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LINZ 2011 : 32nd Linz Seminar on Fuzzy Set Theory

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Link: http://www.flll.jku.at/div/research/linz2011/index.html
 
When Feb 1, 2011 - Feb 5, 2011
Where Linz, Austria
Submission Deadline Nov 14, 2010
Notification Due Dec 6, 2010
Categories    decision theory   decision support
 

Call For Papers

Since their inception in 1979 the Linz Seminars on Fuzzy Sets have emphasized the development of mathematical aspects of fuzzy sets by bringing together researchers in fuzzy sets and established mathematicians whose work outside the fuzzy setting can provide direction for further research. The philosophy of the seminar has always been to keep it deliberately small and intimate so that informal critical discussions remain central.

LINZ 2011 will be the 32nd seminar carrying on this tradition and is devoted to the theme "Decision theory: qualitative and quantitative approaches". The goal of the seminar is to present and to discuss recent advances in the theory of decision procedures and to concentrate on its applications in various areas.

Accordingly, the topics of the Seminar will include but not be limited to:

* Decision theory
o Multifactorial evaluation and aggregation operations
o Utility theory
o Cooperative game theory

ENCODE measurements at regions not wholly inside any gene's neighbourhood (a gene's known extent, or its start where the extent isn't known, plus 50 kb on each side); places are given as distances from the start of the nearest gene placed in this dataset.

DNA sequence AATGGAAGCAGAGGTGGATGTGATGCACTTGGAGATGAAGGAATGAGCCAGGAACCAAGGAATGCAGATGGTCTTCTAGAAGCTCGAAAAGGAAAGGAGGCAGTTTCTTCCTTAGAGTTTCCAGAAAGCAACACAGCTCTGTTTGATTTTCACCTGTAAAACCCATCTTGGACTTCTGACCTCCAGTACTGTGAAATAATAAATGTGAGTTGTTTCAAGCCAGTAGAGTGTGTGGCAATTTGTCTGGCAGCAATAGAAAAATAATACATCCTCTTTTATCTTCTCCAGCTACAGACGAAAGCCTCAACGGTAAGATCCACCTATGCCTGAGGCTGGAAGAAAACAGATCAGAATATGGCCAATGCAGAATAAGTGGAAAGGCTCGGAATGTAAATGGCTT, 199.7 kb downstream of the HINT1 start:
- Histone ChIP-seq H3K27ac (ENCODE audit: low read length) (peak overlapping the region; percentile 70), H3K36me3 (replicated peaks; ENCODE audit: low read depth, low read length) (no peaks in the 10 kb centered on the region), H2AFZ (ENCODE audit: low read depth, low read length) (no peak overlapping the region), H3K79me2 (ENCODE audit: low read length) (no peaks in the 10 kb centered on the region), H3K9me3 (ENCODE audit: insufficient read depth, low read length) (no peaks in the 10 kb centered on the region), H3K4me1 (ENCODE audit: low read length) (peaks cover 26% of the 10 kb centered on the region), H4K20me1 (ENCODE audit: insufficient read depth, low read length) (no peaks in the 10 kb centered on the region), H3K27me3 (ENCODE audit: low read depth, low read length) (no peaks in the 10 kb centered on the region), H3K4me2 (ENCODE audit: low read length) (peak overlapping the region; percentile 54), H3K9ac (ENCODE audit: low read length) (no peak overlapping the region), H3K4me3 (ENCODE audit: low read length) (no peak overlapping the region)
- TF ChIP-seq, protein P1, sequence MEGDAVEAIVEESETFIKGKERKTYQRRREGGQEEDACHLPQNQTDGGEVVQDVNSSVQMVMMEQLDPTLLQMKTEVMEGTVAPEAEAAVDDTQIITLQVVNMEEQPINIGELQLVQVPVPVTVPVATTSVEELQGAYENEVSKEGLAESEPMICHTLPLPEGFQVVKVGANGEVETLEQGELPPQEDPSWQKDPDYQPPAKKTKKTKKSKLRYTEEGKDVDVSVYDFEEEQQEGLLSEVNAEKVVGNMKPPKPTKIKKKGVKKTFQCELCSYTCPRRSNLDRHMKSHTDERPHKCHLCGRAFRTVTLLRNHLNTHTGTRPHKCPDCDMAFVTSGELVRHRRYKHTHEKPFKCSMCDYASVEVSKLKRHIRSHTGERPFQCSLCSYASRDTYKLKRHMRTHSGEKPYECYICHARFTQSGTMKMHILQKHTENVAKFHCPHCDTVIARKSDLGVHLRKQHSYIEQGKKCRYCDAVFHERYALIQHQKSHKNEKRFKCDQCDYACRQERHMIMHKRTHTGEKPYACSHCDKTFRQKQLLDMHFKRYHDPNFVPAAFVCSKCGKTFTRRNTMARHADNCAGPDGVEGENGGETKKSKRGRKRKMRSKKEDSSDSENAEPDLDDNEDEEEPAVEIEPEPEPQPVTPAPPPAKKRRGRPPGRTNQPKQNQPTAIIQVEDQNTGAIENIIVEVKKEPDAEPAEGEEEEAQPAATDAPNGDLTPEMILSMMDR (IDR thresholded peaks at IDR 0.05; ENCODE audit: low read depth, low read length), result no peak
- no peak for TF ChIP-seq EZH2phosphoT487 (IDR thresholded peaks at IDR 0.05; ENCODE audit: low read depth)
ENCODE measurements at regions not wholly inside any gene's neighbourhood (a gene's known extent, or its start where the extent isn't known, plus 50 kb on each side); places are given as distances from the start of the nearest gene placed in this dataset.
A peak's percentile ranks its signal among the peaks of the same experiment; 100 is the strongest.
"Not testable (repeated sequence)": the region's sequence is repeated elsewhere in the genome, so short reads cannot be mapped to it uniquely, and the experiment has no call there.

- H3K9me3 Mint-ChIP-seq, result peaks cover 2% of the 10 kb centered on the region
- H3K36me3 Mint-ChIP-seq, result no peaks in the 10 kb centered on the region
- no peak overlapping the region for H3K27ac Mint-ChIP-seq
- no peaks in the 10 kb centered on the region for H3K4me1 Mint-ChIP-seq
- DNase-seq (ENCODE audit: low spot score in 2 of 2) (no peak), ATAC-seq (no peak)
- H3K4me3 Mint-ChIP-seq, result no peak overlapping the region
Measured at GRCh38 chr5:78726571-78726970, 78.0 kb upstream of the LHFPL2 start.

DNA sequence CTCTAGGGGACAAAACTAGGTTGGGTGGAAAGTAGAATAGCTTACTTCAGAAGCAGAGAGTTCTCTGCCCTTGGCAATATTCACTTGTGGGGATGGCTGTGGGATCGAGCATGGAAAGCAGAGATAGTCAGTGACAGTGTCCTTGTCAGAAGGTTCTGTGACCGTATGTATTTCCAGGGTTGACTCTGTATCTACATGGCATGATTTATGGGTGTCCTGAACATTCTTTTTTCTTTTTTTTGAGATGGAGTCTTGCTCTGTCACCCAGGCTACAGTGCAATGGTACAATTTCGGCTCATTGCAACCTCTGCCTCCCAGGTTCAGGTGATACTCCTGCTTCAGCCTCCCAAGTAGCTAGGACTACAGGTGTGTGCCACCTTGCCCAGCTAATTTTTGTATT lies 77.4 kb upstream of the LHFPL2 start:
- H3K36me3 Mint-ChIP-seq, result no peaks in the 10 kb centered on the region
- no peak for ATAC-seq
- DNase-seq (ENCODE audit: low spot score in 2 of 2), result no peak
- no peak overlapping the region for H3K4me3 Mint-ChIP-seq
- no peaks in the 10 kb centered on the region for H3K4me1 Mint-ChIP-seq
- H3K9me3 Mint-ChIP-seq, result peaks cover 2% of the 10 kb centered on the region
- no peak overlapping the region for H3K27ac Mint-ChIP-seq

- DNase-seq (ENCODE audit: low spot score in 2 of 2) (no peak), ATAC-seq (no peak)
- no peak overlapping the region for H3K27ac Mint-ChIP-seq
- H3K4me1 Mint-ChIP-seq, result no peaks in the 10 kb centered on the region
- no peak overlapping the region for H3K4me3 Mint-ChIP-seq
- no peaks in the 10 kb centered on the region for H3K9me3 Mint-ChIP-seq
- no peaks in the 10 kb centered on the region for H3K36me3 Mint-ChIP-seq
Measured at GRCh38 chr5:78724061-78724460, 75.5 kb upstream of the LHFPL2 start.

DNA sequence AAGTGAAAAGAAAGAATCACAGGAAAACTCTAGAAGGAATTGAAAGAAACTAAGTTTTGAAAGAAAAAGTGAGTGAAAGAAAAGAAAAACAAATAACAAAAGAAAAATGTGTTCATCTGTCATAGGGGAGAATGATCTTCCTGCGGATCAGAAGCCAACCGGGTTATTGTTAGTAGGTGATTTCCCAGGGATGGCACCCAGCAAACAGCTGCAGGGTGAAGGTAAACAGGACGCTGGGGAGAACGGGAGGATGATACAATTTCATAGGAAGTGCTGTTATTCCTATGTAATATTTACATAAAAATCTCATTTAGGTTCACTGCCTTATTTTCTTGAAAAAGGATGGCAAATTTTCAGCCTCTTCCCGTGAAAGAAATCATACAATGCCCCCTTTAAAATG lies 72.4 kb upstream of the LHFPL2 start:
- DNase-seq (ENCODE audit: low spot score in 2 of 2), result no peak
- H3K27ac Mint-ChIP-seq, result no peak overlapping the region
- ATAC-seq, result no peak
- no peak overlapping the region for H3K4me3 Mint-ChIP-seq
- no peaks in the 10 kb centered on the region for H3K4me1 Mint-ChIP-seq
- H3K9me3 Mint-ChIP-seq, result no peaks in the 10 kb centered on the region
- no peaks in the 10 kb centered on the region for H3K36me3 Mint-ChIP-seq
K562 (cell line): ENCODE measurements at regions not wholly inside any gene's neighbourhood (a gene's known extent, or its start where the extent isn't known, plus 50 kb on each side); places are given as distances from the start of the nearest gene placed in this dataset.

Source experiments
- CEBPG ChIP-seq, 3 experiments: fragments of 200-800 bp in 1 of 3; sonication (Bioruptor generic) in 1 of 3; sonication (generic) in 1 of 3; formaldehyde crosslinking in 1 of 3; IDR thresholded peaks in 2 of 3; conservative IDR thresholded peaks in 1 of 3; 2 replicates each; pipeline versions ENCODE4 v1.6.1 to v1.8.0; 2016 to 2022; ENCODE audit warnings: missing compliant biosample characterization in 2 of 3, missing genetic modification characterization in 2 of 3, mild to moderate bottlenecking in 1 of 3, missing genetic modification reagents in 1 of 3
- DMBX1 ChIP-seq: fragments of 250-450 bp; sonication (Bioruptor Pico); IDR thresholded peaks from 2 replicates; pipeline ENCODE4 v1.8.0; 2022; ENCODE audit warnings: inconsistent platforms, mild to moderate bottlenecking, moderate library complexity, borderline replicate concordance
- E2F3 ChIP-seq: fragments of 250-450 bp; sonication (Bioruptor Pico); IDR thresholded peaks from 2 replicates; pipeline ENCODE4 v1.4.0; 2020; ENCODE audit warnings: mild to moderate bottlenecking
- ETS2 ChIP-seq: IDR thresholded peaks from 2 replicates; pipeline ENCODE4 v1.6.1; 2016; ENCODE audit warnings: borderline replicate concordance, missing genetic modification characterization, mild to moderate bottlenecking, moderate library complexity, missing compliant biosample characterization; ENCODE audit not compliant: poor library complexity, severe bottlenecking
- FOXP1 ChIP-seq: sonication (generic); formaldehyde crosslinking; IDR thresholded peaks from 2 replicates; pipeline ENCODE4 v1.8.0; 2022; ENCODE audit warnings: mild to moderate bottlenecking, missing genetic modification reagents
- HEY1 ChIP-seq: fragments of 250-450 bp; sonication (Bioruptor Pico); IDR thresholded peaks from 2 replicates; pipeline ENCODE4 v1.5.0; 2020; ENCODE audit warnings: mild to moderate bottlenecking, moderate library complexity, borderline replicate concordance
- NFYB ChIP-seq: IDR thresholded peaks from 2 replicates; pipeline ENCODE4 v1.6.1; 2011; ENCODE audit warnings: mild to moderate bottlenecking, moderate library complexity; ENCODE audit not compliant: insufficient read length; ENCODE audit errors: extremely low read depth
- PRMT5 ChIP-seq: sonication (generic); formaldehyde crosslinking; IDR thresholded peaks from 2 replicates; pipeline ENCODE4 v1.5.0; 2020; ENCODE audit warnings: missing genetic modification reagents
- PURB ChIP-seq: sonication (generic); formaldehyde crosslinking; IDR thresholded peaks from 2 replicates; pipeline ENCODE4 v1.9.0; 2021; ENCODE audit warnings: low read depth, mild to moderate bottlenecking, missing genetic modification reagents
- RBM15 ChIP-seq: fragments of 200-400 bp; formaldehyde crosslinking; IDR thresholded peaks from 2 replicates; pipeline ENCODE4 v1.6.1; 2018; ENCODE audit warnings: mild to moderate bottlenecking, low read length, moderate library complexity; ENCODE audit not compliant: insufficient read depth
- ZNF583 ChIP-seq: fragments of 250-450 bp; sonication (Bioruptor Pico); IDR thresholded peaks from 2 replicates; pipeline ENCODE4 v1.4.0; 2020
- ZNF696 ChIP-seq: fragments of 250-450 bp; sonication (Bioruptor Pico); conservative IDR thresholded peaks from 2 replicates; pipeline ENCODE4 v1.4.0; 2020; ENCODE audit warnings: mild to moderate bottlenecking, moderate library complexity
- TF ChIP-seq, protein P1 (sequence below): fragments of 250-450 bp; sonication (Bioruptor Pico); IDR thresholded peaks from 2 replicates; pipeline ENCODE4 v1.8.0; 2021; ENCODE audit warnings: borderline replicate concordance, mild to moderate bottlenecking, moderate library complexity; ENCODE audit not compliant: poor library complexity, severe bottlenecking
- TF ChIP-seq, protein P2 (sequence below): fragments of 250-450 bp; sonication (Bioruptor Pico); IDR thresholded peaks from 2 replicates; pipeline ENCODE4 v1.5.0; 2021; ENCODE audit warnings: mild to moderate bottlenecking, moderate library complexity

o Preference structures
o Modelling of preferential independencies
o Revision of preferences
* and applications to
o Multicriteria decision support
o Decision under uncertainty
o Voting procedures
o Recommender Systems
o Electronic commerce

The following invited speakers (in alphabetic order) have already confirmed their participation:

* Alain Chateauneuf, Université de Paris 1 Panthéon-Sorbonne (France)
* Bernard De Baets, Gent University (Belgium)
* Salvatore Greco, University of Catania (Italy)
* Marc Pirlot, Mons University (Belgium)
* René van den Brink, Free University Amsterdam (The Netherlands)

The "Linz" tradition has these key features: the number of participants of the Linz Seminars is usually bounded above by 40 with broad international representation and a mix of pure and applied interests; there are no parallel sessions so that all participants focus on each presentation and fully engage in each topic; and there is ample time for discussion of each presentation, with followup round tables for discussion of open problems and issues raised in the talks.

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